Actually, that is not what the definition states. Do you see how they are not equivalent?
Let us say I have a movement mechanism (M1) that takes 20 proteins, minimum to work, as far as I can tell. We would delete proteins to determine the fewest necessary, and it is 20 in this case.
Let us say I have another movement mechanism (M2) that takes 2 proteins, minimum to work, the exact same function: movement. We would delete proteins here to determine the fewest necessary, and it is 2 in this case.
What is the IC1 of M1? Is it 20 or 2? What is the IC1 of M2? Is it 20 or 2?
This is pretty important, and @art keeps pointing to it.
As you can see here, Moran produces a large amount of evidence that counter’s Behe’s claims, and then Behe dismisses it based on this single number:
Except his 10^20 is based on misreading White’s paper. It is also only a single source, not validated, where Moran has a vast literature he is drawing upon, and demonstrates several places where Behe’s evidential claims are false. Behe just comes back to this saying that he must be right because of 10^20, except this was a misreading of the quote he is using.
This is why I argue for not using Behe’s framing as a shorthand, which avoids explicitly stating a hypothesis. You just caught Bilbo (not necessarily intentionally) doing the same thing. I’m still not convinced that Bilbo has grasped this.
The problem is not merely that Behe doesn’t test his hypotheses, but that he is very sloppy in identifying things that meet one of his IC definitions.
He doesn’t want to?
Another thing that’s a problem is the assumption that there’s constant selection for chloroquine resistance, when in fact there isn’t, because no one is feeding chloroquine to mosquitoes.
It’s also worth mentioning that White’s paper is just a review, not a primary paper, and Behe really doesn’t go deeper than quote-mining it. It shows a shallowness of scholarship that’s not acceptable when one is arguing that the consensus is wrong.
I agree with most of this, Joshua. I am glad that you concede the high improbability of IC2. What your concession means is that Behe’s argument regarding the target he focuses on most of the time is not “bad science.” I wish more biologists would be as explicit about the legitimacy of his narrower argument as you have been here. (Though I see that at one point above, Larry Moran also grants that in the narrower sense of “Darwinian” Behe uses, Behe is right.)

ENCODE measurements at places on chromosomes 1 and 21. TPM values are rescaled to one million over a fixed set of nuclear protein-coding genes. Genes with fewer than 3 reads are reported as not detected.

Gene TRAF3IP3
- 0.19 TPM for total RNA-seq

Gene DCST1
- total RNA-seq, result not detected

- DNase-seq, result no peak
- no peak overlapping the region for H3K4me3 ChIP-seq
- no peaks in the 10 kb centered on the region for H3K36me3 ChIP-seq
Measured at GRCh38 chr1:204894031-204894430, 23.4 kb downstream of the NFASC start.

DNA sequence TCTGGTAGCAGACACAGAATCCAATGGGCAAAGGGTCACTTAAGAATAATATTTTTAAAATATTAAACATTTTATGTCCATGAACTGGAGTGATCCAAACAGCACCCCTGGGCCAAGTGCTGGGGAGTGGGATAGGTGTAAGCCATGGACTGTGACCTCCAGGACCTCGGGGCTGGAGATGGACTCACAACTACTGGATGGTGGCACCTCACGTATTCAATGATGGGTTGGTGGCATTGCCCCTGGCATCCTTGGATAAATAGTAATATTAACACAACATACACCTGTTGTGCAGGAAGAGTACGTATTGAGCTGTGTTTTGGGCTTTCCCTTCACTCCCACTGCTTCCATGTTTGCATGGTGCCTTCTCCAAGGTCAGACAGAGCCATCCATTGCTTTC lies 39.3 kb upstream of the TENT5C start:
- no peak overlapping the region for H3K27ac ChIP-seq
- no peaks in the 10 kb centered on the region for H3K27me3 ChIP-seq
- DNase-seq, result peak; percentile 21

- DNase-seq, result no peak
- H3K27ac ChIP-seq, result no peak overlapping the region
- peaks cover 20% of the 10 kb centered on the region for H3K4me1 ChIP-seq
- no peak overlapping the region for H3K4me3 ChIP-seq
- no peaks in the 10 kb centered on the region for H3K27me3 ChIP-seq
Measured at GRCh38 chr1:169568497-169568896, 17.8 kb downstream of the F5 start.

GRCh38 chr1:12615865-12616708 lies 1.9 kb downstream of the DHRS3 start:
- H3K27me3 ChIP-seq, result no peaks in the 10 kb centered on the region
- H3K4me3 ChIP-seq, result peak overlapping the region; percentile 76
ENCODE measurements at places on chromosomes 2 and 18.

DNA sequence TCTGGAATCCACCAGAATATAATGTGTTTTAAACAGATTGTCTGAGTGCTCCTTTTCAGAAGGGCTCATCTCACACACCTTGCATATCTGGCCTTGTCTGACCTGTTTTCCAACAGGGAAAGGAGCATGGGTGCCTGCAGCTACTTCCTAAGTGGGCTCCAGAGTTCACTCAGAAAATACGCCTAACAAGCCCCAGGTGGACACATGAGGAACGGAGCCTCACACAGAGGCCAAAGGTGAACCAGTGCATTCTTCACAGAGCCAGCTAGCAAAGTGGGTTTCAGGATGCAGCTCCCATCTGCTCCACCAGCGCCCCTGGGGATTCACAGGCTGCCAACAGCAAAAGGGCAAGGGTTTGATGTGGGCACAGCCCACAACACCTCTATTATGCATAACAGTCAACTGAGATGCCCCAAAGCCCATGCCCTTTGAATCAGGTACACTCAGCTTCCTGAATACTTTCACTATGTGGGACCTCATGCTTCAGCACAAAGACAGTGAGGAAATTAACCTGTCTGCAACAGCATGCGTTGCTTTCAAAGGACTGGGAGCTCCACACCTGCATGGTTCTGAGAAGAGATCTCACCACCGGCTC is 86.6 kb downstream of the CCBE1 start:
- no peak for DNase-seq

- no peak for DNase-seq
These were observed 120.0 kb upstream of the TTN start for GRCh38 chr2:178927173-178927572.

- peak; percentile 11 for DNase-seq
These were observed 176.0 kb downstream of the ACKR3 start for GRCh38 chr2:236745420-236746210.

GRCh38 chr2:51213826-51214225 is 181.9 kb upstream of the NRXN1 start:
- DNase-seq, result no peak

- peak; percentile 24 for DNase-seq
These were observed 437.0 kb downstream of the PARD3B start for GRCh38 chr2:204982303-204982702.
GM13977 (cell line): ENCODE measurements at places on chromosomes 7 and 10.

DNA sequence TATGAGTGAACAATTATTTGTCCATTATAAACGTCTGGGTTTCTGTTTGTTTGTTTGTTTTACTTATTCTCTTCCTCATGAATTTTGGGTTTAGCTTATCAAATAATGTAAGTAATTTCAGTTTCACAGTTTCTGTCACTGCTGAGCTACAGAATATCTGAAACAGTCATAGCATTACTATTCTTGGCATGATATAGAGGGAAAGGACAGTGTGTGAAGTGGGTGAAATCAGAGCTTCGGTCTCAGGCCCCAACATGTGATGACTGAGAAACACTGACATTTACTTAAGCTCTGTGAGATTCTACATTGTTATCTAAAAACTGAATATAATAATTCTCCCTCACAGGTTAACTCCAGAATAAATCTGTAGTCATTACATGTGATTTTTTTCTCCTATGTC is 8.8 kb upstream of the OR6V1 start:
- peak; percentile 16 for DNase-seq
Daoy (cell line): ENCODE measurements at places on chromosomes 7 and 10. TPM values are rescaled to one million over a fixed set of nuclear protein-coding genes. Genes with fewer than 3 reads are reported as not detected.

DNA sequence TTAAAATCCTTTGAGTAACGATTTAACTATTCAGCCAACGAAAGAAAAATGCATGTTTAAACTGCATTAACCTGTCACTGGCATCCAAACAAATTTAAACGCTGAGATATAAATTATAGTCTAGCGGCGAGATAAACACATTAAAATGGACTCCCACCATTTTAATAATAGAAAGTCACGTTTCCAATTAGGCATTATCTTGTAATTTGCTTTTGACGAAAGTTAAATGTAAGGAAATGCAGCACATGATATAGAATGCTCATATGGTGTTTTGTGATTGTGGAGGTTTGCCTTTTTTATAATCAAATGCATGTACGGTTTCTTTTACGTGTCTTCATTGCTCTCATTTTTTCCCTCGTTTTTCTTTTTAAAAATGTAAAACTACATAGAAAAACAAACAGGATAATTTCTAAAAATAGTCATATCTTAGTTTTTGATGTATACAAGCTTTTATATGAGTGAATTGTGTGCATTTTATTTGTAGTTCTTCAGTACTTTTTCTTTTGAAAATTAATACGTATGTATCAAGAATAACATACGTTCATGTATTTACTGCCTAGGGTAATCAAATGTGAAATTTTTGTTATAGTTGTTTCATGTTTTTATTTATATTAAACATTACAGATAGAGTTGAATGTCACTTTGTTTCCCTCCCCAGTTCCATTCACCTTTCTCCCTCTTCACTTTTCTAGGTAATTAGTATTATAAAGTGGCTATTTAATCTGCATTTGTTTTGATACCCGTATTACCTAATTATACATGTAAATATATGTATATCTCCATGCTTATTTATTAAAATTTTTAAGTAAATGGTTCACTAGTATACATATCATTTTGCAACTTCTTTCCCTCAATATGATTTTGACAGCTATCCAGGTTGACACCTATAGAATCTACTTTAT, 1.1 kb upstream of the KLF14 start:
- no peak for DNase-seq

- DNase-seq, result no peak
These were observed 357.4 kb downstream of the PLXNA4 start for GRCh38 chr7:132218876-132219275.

Regarding IC3 and IC4, I think that Behe is so focused on discussing IC2 that he tends to deal with the others only obliquely and incompletely, which leads to confusion regarding what he actually thinks about them. I’d certainly like to see more of his detailed thinking regarding the powers of “extra-Darwinian” evolutionary mechanisms. I hope he will talk more about this in future writings.
But note, aquaticus, that in your first paragraph you talked exclusively about “natural processes”, whereas in this paragraph you drop the language of “natural processes” and shift to “random mutations and selection” which are only part of, not all of, “natural processes.”
What you say is true – for Behe, if RM + NS could produce the features he discusses, that would disprove intelligent design. But the way you contextualize that admission here (and elsewhere) is misleading, because he doesn’t generalize (at least not explicitly) to “natural causes”. It may be that his argument implies an extension to natural causes. It may be that in some statements he implicitly steps over the line into what Joshua calls IC3 and IC4. If so, I think he can there be faulted for lack or clarity of consistency in his expressions. But I think that fact that, though he has had ten thousand opportunities since 1996 to say (in agreement with a good number of his ID allies) that “natural causes” can’t produce significant evolutionary change, he has almost always avoided saying so, indicates something significant.